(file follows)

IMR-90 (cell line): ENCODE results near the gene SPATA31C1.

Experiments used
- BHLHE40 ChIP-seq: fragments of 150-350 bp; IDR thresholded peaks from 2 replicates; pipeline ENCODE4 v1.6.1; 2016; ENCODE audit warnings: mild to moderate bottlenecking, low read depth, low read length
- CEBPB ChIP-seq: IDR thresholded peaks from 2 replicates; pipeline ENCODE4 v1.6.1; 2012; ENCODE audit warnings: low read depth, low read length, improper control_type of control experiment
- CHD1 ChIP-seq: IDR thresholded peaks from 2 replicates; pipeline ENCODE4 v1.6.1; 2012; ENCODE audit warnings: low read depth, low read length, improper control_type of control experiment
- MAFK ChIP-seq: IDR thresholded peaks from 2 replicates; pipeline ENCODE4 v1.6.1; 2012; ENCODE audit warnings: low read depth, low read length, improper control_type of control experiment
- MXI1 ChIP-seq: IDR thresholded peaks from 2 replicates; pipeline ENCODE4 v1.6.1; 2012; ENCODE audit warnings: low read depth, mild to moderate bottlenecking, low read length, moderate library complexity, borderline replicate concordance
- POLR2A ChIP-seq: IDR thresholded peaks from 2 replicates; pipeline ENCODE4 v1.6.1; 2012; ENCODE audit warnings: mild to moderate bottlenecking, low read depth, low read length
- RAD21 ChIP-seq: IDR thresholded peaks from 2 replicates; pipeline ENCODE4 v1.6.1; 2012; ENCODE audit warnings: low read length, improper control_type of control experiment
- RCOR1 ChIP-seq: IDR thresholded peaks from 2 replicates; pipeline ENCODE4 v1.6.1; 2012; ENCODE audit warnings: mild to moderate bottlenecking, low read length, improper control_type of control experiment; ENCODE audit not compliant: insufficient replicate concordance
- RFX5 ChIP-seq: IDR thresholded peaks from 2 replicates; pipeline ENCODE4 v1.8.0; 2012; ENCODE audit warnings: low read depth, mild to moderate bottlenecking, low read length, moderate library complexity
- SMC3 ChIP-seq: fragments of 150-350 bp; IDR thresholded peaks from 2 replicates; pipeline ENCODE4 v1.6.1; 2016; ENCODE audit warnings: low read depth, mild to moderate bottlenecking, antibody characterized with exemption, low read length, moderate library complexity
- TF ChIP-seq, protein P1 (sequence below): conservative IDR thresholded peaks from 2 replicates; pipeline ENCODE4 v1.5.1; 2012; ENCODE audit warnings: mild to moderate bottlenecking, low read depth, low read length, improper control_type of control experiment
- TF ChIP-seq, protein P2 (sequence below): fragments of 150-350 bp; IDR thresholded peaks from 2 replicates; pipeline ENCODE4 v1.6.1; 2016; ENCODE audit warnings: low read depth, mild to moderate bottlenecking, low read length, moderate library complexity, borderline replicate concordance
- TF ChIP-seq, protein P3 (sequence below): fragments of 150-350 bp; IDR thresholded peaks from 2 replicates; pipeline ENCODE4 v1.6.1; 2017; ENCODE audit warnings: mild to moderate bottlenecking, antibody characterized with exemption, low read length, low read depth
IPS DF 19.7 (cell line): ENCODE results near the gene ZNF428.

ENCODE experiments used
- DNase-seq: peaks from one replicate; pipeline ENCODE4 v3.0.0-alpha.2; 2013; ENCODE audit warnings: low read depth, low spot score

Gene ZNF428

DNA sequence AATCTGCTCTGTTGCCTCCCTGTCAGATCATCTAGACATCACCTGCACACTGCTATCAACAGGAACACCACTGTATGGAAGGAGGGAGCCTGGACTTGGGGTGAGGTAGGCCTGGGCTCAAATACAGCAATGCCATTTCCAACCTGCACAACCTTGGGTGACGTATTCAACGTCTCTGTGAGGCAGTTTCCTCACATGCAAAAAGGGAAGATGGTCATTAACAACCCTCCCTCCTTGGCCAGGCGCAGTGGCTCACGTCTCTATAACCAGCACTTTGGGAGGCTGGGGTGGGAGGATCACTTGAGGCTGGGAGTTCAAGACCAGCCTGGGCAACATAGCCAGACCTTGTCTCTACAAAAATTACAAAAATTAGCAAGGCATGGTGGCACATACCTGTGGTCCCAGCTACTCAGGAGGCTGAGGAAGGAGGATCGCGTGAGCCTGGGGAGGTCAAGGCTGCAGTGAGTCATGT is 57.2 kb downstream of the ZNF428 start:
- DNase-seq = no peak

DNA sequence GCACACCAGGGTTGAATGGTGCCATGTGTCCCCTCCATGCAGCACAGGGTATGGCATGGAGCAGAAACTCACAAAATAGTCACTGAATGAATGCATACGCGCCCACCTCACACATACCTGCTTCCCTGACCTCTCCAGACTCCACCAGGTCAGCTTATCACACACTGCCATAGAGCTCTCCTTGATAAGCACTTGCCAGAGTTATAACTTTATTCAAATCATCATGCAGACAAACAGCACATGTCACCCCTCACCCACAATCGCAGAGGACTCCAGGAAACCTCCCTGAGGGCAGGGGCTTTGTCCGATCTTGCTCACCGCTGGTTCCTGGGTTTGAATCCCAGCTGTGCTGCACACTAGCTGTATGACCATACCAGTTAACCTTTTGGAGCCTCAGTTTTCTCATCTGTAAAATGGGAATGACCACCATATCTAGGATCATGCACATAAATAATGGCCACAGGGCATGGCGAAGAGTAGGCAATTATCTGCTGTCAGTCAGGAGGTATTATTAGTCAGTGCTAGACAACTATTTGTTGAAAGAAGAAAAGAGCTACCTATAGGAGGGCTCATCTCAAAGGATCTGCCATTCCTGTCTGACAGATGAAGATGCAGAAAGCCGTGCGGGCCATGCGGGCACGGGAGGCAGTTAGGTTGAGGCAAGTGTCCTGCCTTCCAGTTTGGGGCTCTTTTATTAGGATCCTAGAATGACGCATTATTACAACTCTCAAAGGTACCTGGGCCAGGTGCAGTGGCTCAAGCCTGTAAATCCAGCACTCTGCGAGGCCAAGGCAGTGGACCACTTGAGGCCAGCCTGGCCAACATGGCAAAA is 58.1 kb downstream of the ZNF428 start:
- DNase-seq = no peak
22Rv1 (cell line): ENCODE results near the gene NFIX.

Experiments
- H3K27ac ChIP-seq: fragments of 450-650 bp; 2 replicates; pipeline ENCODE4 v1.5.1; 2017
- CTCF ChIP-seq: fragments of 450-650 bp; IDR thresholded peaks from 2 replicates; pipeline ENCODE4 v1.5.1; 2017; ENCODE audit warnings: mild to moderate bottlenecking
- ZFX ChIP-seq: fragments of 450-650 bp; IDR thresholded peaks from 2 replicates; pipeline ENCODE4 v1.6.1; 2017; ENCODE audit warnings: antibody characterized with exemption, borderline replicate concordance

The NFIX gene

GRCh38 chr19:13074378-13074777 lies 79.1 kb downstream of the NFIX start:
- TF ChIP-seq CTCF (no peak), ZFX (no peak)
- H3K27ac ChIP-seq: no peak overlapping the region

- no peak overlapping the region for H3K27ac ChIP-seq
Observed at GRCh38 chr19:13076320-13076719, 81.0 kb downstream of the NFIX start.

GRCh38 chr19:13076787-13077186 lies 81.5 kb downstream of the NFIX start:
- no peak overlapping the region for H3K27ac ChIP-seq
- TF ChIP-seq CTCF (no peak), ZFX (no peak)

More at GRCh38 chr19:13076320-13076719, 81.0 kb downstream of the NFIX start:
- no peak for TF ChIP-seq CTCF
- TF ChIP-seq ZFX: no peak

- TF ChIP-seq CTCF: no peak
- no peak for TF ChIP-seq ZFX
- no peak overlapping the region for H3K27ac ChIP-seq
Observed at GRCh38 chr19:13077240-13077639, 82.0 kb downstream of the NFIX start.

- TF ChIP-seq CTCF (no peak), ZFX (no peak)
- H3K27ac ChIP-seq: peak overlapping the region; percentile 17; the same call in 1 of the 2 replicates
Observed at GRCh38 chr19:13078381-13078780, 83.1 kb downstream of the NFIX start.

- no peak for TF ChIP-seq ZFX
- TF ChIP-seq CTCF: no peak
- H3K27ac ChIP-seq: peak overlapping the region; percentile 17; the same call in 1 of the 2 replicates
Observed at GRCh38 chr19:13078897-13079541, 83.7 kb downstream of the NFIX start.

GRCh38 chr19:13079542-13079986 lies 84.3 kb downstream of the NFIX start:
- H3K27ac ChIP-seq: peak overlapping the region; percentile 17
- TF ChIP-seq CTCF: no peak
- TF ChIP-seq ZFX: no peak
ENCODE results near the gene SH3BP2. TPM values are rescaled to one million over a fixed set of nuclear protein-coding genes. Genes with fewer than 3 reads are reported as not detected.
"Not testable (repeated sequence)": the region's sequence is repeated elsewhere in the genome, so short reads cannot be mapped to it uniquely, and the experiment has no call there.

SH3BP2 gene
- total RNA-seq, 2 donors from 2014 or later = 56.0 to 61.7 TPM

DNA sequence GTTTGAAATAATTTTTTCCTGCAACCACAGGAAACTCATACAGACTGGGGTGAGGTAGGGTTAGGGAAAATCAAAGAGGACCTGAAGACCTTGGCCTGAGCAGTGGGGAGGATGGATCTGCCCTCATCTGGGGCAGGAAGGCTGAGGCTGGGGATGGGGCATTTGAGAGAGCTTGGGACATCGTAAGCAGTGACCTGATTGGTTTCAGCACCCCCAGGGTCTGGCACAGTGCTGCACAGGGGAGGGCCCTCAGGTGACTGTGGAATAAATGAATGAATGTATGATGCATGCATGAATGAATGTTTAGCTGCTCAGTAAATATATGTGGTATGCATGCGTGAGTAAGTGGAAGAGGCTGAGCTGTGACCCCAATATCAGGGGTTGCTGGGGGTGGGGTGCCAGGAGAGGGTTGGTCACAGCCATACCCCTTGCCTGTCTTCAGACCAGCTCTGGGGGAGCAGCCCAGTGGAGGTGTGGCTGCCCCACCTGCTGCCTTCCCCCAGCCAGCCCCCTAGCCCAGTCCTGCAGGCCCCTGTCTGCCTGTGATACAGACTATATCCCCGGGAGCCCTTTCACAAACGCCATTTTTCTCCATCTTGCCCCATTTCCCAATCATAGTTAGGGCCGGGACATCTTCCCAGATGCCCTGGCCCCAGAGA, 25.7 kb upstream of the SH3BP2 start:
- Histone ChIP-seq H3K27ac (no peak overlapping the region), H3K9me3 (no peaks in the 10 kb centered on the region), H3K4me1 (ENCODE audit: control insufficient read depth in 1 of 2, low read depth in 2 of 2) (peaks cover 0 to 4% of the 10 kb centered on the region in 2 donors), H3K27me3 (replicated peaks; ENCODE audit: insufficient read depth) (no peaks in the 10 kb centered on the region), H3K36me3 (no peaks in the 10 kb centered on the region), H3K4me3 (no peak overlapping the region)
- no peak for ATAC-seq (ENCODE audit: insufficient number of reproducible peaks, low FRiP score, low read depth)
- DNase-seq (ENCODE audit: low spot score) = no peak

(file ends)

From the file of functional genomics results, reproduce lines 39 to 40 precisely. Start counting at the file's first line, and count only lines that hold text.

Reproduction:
- no peak for TF ChIP-seq CTCF
- TF ChIP-seq ZFX: no peak